Which Joe gave his name to ‘sloppy joes’? We look at five interesting sandwiches and their lexical origins.
Rude, arrogant, or excessively bold.‘She thinks she's it, her nose up in the air or looking down it at you. She's well facety!’
- ‘Agh, these kids were just being facety [cheeky].’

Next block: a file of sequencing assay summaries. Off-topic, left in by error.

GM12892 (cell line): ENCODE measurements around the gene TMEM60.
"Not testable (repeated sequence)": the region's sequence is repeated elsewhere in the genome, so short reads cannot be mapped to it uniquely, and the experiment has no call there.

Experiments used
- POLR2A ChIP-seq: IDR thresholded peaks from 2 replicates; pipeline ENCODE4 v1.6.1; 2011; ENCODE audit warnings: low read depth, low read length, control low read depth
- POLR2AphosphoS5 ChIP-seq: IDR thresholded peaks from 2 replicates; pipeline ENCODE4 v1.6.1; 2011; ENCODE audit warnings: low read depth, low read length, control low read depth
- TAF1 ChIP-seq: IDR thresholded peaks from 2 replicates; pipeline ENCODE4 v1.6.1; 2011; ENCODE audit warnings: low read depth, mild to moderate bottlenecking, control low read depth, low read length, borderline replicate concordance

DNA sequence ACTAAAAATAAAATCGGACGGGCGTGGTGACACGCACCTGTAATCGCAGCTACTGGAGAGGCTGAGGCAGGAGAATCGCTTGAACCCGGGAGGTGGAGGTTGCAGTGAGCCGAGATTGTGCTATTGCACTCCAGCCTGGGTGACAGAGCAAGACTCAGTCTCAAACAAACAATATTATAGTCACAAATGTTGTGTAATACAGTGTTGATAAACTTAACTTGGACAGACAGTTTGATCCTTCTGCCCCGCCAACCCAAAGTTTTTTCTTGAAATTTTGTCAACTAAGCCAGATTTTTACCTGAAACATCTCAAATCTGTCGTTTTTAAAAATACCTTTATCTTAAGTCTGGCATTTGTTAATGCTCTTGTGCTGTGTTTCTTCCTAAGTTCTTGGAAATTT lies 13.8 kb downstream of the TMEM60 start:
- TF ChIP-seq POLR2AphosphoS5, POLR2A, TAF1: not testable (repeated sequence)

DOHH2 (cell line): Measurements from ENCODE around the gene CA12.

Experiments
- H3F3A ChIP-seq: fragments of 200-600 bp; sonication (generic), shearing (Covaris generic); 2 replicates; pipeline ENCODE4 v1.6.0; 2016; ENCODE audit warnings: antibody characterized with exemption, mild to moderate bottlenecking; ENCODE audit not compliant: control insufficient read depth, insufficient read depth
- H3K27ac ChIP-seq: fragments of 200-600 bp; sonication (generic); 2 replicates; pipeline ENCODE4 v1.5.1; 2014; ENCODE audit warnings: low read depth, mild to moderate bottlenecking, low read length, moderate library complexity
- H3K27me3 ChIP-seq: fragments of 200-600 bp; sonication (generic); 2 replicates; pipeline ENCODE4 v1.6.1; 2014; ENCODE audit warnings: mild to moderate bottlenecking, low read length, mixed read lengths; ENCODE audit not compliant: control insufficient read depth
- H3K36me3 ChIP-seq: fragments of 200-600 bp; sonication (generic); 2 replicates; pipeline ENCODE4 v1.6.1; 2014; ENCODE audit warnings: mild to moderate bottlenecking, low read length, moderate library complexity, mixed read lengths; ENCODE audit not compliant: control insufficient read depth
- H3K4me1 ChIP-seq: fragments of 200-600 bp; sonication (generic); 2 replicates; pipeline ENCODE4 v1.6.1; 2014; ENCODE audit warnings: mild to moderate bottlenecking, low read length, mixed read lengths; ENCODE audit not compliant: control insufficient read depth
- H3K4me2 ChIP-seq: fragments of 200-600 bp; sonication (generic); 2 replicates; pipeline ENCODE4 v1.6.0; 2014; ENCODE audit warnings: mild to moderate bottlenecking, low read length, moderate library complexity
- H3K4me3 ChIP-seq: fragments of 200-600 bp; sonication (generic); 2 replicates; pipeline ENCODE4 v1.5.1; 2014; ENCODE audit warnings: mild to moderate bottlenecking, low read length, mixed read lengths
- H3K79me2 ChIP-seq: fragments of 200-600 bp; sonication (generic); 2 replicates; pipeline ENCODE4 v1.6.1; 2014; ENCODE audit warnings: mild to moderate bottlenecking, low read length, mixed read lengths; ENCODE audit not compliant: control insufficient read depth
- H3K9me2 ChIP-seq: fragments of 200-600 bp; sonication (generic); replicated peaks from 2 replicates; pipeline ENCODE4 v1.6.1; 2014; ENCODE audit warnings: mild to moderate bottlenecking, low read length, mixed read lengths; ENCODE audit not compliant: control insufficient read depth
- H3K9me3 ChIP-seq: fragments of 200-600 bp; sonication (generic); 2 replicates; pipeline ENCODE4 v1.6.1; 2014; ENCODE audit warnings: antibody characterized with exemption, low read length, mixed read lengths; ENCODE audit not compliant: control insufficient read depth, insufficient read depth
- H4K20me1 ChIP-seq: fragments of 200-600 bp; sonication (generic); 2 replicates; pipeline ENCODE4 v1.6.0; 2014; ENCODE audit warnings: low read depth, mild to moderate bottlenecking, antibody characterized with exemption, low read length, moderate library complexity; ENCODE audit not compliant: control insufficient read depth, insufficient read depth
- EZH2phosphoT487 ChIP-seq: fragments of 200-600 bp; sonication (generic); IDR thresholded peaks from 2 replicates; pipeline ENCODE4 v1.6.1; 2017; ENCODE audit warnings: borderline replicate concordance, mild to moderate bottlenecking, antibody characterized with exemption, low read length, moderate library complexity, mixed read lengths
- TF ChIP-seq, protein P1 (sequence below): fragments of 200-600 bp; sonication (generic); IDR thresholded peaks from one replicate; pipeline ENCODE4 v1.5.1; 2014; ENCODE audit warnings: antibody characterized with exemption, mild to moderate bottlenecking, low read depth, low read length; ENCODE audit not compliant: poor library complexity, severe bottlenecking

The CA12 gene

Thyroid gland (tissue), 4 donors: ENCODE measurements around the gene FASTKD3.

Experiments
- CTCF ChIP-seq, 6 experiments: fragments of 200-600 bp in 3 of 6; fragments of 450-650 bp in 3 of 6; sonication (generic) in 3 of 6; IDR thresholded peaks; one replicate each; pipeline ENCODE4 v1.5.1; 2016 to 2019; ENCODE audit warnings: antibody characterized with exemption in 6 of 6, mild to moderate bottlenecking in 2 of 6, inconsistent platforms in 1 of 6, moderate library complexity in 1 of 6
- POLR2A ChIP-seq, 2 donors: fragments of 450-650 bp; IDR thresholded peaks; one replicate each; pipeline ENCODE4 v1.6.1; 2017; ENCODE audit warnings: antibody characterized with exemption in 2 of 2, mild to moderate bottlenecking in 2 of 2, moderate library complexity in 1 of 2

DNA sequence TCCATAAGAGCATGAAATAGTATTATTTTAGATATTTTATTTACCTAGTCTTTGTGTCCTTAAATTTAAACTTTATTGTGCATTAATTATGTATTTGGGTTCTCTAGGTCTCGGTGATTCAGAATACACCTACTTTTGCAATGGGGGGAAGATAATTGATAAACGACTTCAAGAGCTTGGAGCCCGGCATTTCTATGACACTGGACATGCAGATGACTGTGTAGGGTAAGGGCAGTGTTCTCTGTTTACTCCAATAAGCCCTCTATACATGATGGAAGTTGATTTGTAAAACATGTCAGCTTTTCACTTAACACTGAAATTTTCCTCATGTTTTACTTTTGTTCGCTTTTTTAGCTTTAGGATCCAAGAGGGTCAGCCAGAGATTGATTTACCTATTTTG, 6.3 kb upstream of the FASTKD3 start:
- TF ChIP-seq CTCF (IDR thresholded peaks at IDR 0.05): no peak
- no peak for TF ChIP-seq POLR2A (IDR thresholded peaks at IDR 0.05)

- ‘They'd be polite to your face even if they don't like it and they'd have to respect you even if they are facety behind your back.’
Probably from obsolete English facey, perhaps influenced by feisty.
We take a look at several popular, though confusing, punctuation marks.
From Afghanistan to Zimbabwe, discover surprising and intriguing language facts from around the globe.
The definitions of ‘buddy’ and ‘bro’ in the OED have recently been revised. We explore their history and increase in popularity.